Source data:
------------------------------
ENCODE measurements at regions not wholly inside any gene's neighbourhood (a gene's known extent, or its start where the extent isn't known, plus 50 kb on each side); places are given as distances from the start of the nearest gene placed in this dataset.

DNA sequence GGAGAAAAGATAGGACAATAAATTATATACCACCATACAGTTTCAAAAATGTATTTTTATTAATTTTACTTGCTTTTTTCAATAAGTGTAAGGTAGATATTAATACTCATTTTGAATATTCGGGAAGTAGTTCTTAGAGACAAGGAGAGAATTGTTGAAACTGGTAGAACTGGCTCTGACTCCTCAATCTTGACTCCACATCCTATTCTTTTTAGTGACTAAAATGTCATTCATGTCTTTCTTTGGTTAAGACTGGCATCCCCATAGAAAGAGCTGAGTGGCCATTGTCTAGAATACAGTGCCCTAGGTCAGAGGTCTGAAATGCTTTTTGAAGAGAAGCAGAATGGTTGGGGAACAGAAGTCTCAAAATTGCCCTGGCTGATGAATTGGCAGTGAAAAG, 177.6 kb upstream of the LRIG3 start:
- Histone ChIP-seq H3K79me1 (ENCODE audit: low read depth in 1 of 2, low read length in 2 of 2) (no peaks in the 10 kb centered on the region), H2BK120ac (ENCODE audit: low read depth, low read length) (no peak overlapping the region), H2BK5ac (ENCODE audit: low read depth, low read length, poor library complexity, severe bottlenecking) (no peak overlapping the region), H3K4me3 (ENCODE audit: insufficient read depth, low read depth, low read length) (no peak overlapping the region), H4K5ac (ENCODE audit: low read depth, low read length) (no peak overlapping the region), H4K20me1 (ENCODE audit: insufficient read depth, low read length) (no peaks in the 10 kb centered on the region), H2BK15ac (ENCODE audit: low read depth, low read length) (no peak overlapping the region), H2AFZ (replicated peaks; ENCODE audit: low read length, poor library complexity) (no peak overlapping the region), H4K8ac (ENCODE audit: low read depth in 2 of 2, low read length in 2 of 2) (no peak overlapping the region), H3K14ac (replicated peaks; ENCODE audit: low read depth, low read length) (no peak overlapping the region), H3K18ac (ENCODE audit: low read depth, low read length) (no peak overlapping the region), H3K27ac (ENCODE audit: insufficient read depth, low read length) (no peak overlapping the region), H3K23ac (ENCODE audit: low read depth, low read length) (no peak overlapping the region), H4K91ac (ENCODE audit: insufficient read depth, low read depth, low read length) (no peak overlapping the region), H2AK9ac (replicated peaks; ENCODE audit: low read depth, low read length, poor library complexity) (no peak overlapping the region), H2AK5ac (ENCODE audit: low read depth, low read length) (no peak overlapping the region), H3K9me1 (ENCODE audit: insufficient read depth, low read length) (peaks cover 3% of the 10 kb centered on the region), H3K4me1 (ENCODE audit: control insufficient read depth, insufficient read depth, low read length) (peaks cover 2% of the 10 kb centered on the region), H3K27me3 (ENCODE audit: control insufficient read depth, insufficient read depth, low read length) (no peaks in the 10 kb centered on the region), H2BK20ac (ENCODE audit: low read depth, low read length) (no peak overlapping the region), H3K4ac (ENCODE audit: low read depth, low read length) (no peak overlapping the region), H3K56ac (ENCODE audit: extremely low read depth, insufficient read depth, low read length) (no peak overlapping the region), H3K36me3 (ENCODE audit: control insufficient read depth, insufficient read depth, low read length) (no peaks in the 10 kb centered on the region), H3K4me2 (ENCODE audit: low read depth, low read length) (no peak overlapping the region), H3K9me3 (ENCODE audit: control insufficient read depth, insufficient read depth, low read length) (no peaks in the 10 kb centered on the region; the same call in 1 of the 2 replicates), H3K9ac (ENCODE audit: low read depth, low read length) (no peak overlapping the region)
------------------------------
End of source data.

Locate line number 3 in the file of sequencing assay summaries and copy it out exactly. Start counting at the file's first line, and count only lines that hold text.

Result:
- Histone ChIP-seq H3K79me1 (ENCODE audit: low read depth in 1 of 2, low read length in 2 of 2) (no peaks in the 10 kb centered on the region), H2BK120ac (ENCODE audit: low read depth, low read length) (no peak overlapping the region), H2BK5ac (ENCODE audit: low read depth, low read length, poor library complexity, severe bottlenecking) (no peak overlapping the region), H3K4me3 (ENCODE audit: insufficient read depth, low read depth, low read length) (no peak overlapping the region), H4K5ac (ENCODE audit: low read depth, low read length) (no peak overlapping the region), H4K20me1 (ENCODE audit: insufficient read depth, low read length) (no peaks in the 10 kb centered on the region), H2BK15ac (ENCODE audit: low read depth, low read length) (no peak overlapping the region), H2AFZ (replicated peaks; ENCODE audit: low read length, poor library complexity) (no peak overlapping the region), H4K8ac (ENCODE audit: low read depth in 2 of 2, low read length in 2 of 2) (no peak overlapping the region), H3K14ac (replicated peaks; ENCODE audit: low read depth, low read length) (no peak overlapping the region), H3K18ac (ENCODE audit: low read depth, low read length) (no peak overlapping the region), H3K27ac (ENCODE audit: insufficient read depth, low read length) (no peak overlapping the region), H3K23ac (ENCODE audit: low read depth, low read length) (no peak overlapping the region), H4K91ac (ENCODE audit: insufficient read depth, low read depth, low read length) (no peak overlapping the region), H2AK9ac (replicated peaks; ENCODE audit: low read depth, low read length, poor library complexity) (no peak overlapping the region), H2AK5ac (ENCODE audit: low read depth, low read length) (no peak overlapping the region), H3K9me1 (ENCODE audit: insufficient read depth, low read length) (peaks cover 3% of the 10 kb centered on the region), H3K4me1 (ENCODE audit: control insufficient read depth, insufficient read depth, low read length) (peaks cover 2% of the 10 kb centered on the region), H3K27me3 (ENCODE audit: control insufficient read depth, insufficient read depth, low read length) (no peaks in the 10 kb centered on the region), H2BK20ac (ENCODE audit: low read depth, low read length) (no peak overlapping the region), H3K4ac (ENCODE audit: low read depth, low read length) (no peak overlapping the region), H3K56ac (ENCODE audit: extremely low read depth, insufficient read depth, low read length) (no peak overlapping the region), H3K36me3 (ENCODE audit: control insufficient read depth, insufficient read depth, low read length) (no peaks in the 10 kb centered on the region), H3K4me2 (ENCODE audit: low read depth, low read length) (no peak overlapping the region), H3K9me3 (ENCODE audit: control insufficient read depth, insufficient read depth, low read length) (no peaks in the 10 kb centered on the region; the same call in 1 of the 2 replicates), H3K9ac (ENCODE audit: low read depth, low read length) (no peak overlapping the region)